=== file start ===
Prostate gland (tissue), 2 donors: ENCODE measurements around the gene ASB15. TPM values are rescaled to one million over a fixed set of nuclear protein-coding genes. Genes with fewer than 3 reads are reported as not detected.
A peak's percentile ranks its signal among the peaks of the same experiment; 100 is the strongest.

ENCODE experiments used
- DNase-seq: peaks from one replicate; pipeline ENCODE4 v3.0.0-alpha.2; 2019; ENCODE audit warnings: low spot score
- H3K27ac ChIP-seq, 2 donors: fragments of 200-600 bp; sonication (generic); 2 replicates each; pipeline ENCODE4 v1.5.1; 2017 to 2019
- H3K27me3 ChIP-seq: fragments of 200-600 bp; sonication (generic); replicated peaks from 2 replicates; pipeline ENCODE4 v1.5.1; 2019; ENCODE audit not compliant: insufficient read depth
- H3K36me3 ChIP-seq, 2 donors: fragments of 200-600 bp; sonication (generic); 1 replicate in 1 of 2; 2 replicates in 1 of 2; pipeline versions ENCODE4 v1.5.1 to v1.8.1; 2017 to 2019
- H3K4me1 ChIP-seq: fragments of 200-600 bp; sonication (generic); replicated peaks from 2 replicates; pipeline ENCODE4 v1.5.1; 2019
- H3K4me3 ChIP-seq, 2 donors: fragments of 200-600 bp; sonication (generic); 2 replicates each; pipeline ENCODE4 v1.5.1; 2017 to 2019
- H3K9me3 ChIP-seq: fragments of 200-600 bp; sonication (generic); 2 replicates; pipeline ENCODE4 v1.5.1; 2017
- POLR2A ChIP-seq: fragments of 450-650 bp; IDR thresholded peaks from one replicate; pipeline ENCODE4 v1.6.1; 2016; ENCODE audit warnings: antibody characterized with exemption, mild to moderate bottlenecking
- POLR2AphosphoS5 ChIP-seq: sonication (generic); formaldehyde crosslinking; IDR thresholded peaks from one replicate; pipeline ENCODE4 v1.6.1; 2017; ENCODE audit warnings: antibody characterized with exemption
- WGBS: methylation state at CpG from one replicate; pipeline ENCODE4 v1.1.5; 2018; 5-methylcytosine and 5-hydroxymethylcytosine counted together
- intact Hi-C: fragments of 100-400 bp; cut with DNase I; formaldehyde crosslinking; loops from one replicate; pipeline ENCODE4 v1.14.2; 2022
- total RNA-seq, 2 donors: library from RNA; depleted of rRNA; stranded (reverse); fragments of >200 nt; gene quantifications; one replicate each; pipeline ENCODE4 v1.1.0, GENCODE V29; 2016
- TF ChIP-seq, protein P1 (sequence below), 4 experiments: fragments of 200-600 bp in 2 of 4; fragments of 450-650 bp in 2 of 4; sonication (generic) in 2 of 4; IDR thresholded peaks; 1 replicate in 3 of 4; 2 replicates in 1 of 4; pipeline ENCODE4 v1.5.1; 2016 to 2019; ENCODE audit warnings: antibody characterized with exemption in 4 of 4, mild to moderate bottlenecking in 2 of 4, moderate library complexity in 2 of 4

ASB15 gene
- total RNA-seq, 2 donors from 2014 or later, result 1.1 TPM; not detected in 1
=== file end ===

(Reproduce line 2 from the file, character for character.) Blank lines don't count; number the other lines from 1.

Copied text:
A peak's percentile ranks its signal among the peaks of the same experiment; 100 is the strongest.